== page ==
In preliminary relief proceedings concerning the relocation of a data centre, the duty of care was invoked indirectly. The customer argued that an IT supplier has a special duty, partly because of the scope of services and the customer’s dependence on the data centre, to prevent the realisation of the risks of a relocation. The customer therefore demanded, inter alia, a tangible relocation plan. The court did not explicitly address the duty of care argument, but considered that the IT supplier had taken a careful approach because it had hired a specialised senior project manager, followed a step-by-step plan and had set up a project team for the relocation. As there was no contractual or legal obligation to prepare a relocation plan either, the customer’s claims were rejected.
An IT supplier who created a link with the accounting software used by his customer was not held liable for the damage caused by overwriting data from the accounting software when using the link. The problem lay not in the link, but in the processing of the linked data in the accounting program. The Arnhem-Leeuwarden Court of Appeal ruled that the customer was responsible for its own bookkeeping and that it should have made a back-up of it to prevent damage. The possible breach of an information and warning obligation by the IT supplier did not weigh sufficiently in this case, partly in view of the circumstances of the case.
Explanation of the agreement
Judgments in which the courts fell back on the interpretation of the contract for both the existence of obligations and the question of whether there was a shortcoming were all the more numerous last year.
On the basis of an extensive explanation of the SLA agreed between the parties, the Arnhem-Leeuwarden Court of Appeal came to the conclusion that the parties had not agreed any concrete standard regarding the degree of availability of the digital working environment. One of the factors that played a role was that the customer had opted for the lowest possible service level. This did not alter the fact that the IT supplier had included in the offer that the systems had to be able to offer a guaranteed continuity. According to the Court of Appeal, these were clearly recruiting texts. A professional party may not simply connect the expectation to this that – based on what was ultimately agreed in the SLA – they would have virtually failure-free access.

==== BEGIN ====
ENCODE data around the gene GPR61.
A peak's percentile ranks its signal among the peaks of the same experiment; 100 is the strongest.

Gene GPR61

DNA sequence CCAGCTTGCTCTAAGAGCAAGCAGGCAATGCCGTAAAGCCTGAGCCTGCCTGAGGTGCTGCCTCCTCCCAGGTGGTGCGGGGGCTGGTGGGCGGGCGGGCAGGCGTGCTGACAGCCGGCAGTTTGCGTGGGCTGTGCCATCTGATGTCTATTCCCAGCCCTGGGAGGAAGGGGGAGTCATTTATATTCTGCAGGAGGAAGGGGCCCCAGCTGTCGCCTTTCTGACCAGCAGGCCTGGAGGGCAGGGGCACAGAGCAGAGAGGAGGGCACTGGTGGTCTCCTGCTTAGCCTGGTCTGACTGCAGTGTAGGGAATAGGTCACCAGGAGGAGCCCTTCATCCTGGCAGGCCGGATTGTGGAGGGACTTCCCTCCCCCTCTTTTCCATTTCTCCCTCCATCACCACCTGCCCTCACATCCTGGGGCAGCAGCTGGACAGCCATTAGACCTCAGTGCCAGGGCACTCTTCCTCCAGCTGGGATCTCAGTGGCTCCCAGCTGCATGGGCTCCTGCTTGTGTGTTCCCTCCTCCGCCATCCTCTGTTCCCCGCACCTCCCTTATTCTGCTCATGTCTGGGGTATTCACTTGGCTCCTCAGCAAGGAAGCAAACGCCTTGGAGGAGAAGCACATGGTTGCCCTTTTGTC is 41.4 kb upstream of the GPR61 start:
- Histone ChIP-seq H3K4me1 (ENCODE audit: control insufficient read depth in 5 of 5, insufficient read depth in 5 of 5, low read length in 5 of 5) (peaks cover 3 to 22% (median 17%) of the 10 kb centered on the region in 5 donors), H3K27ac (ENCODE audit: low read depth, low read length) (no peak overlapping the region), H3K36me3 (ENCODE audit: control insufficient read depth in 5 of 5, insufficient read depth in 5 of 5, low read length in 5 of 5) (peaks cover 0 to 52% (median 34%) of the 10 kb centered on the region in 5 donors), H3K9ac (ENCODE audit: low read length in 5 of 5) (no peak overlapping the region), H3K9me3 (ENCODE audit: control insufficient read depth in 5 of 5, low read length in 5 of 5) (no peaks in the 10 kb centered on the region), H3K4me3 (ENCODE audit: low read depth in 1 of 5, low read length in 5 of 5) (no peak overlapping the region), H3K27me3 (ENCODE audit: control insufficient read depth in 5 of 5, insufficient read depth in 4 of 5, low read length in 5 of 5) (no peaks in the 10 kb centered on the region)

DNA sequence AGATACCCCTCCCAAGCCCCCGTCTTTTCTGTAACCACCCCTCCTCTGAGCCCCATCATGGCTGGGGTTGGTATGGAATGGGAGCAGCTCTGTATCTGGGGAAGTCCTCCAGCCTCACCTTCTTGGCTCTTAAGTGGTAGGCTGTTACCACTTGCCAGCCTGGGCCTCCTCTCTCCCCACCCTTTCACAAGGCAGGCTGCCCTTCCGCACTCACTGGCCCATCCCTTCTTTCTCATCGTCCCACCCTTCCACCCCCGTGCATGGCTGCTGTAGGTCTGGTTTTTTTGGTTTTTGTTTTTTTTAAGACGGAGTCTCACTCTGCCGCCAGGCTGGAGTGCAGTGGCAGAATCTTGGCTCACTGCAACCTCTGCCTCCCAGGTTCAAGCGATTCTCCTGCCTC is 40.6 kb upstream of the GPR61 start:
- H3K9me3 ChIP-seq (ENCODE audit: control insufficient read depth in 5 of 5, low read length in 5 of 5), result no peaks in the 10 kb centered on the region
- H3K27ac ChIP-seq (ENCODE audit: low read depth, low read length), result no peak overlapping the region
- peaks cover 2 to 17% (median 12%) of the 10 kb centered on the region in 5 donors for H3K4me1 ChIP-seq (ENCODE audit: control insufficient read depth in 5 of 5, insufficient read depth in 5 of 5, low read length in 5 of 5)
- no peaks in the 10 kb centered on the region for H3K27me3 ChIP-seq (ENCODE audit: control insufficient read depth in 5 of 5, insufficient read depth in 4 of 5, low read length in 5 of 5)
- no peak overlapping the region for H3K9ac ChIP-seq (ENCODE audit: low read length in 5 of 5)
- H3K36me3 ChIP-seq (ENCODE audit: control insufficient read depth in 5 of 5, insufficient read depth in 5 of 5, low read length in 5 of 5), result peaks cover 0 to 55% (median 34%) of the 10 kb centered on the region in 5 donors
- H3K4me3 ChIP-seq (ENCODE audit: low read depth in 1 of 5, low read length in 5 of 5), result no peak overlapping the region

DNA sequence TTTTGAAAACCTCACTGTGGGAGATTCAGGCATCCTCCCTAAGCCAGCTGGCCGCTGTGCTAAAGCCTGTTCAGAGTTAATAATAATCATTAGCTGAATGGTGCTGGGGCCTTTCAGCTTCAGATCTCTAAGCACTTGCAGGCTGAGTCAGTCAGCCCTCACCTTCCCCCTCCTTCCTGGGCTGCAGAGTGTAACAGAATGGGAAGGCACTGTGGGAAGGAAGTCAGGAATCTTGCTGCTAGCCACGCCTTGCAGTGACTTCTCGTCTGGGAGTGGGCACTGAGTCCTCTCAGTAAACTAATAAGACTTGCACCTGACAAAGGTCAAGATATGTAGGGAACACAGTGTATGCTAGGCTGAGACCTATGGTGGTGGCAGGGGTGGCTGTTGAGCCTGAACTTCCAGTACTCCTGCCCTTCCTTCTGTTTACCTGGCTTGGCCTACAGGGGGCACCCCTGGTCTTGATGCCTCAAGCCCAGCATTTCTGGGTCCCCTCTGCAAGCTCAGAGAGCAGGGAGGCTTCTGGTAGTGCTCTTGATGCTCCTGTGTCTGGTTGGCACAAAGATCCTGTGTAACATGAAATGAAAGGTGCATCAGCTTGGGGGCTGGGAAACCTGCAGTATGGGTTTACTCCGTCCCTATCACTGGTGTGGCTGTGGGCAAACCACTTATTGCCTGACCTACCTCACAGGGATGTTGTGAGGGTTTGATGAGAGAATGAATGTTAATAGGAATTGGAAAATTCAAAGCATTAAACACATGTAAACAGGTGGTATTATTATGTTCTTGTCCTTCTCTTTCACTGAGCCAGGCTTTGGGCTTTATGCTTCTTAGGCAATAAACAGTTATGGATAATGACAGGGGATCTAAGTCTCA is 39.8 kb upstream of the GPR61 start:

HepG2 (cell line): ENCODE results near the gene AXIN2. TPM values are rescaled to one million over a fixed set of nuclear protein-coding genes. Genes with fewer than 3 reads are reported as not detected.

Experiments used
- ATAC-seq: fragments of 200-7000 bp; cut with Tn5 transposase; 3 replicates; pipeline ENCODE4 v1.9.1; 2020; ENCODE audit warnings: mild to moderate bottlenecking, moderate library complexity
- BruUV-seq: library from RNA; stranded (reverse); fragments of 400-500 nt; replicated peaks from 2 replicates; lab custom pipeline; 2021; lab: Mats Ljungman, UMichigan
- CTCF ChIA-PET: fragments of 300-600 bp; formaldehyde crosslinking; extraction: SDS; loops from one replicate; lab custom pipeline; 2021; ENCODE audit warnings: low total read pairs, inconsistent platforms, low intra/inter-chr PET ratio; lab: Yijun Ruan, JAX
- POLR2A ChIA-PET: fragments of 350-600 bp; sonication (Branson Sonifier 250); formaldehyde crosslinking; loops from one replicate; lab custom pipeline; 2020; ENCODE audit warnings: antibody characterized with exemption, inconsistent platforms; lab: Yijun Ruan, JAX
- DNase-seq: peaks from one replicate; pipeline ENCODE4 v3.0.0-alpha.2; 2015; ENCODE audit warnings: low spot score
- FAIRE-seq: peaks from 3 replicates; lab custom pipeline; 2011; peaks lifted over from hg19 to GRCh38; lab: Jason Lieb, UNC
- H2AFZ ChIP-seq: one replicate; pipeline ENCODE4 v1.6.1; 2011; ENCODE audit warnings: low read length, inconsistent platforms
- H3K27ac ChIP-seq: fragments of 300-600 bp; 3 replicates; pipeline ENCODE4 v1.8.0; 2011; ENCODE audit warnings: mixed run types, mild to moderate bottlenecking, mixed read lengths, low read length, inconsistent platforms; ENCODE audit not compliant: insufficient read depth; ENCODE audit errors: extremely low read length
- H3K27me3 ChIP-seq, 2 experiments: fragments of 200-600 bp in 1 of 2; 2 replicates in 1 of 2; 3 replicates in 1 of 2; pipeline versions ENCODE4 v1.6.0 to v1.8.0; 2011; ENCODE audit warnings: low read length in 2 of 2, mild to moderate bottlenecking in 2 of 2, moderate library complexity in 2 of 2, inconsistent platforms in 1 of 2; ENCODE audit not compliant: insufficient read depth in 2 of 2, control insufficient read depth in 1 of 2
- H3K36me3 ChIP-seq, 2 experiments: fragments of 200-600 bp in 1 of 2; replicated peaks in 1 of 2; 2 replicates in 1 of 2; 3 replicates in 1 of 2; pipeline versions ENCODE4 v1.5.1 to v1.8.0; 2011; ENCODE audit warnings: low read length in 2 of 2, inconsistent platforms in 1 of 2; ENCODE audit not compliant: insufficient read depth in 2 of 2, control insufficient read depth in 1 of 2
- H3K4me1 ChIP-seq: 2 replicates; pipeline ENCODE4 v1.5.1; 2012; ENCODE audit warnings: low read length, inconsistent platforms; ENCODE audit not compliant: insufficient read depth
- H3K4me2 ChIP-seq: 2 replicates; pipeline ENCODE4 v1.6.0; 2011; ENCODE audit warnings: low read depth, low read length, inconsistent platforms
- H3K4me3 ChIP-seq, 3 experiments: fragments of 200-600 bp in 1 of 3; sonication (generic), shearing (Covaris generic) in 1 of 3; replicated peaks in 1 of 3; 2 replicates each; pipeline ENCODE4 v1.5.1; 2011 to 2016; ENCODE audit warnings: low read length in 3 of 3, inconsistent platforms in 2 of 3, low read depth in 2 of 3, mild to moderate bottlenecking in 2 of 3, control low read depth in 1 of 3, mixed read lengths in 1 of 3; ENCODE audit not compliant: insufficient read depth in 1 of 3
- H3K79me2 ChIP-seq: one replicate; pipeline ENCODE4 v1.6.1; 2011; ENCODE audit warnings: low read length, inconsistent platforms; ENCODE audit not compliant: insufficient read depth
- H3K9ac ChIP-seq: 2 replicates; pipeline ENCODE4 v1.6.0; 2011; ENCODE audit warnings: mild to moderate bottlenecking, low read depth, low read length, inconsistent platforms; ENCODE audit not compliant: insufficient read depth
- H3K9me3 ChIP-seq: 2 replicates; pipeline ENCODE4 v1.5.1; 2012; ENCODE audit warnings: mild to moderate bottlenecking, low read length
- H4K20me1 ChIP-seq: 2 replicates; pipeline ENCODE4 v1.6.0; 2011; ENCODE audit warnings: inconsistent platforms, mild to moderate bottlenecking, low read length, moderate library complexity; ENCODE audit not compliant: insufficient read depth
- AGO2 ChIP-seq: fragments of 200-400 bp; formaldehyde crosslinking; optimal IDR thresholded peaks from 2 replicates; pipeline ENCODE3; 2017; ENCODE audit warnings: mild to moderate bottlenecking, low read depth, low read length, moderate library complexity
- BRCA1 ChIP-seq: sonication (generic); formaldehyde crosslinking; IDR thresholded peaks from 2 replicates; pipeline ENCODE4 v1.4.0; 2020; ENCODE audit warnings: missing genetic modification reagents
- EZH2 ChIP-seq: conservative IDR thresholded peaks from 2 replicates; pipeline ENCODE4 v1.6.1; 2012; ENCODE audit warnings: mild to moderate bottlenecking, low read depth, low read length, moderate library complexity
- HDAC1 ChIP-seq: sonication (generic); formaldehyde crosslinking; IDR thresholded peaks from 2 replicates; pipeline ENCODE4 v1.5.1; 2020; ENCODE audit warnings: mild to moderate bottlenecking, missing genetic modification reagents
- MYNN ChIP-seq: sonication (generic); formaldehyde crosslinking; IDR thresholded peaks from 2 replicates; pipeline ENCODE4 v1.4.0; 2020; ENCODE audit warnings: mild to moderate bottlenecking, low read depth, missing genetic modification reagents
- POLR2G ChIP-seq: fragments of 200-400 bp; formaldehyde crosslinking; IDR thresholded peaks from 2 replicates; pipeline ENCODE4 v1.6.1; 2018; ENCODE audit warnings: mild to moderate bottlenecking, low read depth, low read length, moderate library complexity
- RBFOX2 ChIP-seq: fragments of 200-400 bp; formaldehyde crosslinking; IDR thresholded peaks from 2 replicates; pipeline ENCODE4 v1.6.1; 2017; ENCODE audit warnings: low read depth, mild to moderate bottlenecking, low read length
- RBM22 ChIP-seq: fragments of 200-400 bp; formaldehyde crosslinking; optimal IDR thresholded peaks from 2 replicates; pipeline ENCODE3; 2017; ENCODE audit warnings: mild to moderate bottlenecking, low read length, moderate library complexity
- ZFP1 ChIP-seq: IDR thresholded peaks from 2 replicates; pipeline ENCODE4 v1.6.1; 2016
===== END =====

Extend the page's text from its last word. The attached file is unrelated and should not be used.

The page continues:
The court in preliminary relief proceedings in Overijssel ruled that it could not be established in preliminary relief proceedings what exactly the parties had agreed on regarding invoicing, because there was only a verbal agreement. However, the court in preliminary relief proceedings was of the opinion that because of the dependence on the services of the IT supplier, it had to continue the service provision (for the time being). The IT supplier had to receive reasonable compensation for this. The monthly fee sufficiently substantiated by the IT supplier was not sufficiently refuted by the customer and, partly in view of the billing history, did not seem unreasonable to the court in preliminary relief proceedings.
In a dispute about the functioning or non-functioning of printed circuit boards, it was also unclear what the parties had agreed. However, before proceeding to an explanation of the agreements, the Court of Appeal of Den Bosch saw reason to appoint an expert to assess whether the printed circuit boards function. The Court of Appeal did make an initial move concerning the circumstances it considers relevant for the interpretation of the contracts, namely that there are two professional parties, that it concerns a redesign contract (further development of an existing product) and also that the text of the contract was drawn up by the IT supplier. It remains to be seen what the Court of Appeal will do with this.
The Court of Appeal in Arnhem-Leeuwarden ruled that the IT supplier had performed an agreement to build a funnel. It could not be established from the various agreements that the IT supplier had to carry out the work stated by the client.